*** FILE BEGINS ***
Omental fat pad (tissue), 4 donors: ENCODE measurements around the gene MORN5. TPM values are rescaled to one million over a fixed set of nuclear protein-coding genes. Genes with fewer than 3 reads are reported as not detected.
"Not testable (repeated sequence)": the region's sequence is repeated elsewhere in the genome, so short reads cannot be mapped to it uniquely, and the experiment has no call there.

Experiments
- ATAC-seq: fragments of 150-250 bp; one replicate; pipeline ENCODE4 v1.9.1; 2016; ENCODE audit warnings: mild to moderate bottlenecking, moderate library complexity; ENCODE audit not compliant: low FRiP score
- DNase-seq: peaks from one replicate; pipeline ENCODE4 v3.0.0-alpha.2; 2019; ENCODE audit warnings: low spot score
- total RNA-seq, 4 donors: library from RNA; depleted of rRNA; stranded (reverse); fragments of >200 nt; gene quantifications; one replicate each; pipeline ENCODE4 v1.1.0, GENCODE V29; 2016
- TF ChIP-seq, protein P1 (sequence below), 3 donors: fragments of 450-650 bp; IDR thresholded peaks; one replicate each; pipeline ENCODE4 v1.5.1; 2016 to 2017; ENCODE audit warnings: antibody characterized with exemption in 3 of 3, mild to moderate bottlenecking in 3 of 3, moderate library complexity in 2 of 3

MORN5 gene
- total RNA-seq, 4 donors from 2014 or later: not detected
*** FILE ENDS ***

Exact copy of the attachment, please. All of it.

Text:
Omental fat pad (tissue), 4 donors: ENCODE measurements around the gene MORN5. TPM values are rescaled to one million over a fixed set of nuclear protein-coding genes. Genes with fewer than 3 reads are reported as not detected.
"Not testable (repeated sequence)": the region's sequence is repeated elsewhere in the genome, so short reads cannot be mapped to it uniquely, and the experiment has no call there.

Experiments
- ATAC-seq: fragments of 150-250 bp; one replicate; pipeline ENCODE4 v1.9.1; 2016; ENCODE audit warnings: mild to moderate bottlenecking, moderate library complexity; ENCODE audit not compliant: low FRiP score
- DNase-seq: peaks from one replicate; pipeline ENCODE4 v3.0.0-alpha.2; 2019; ENCODE audit warnings: low spot score
- total RNA-seq, 4 donors: library from RNA; depleted of rRNA; stranded (reverse); fragments of >200 nt; gene quantifications; one replicate each; pipeline ENCODE4 v1.1.0, GENCODE V29; 2016
- TF ChIP-seq, protein P1 (sequence below), 3 donors: fragments of 450-650 bp; IDR thresholded peaks; one replicate each; pipeline ENCODE4 v1.5.1; 2016 to 2017; ENCODE audit warnings: antibody characterized with exemption in 3 of 3, mild to moderate bottlenecking in 3 of 3, moderate library complexity in 2 of 3

MORN5 gene
- total RNA-seq, 4 donors from 2014 or later: not detected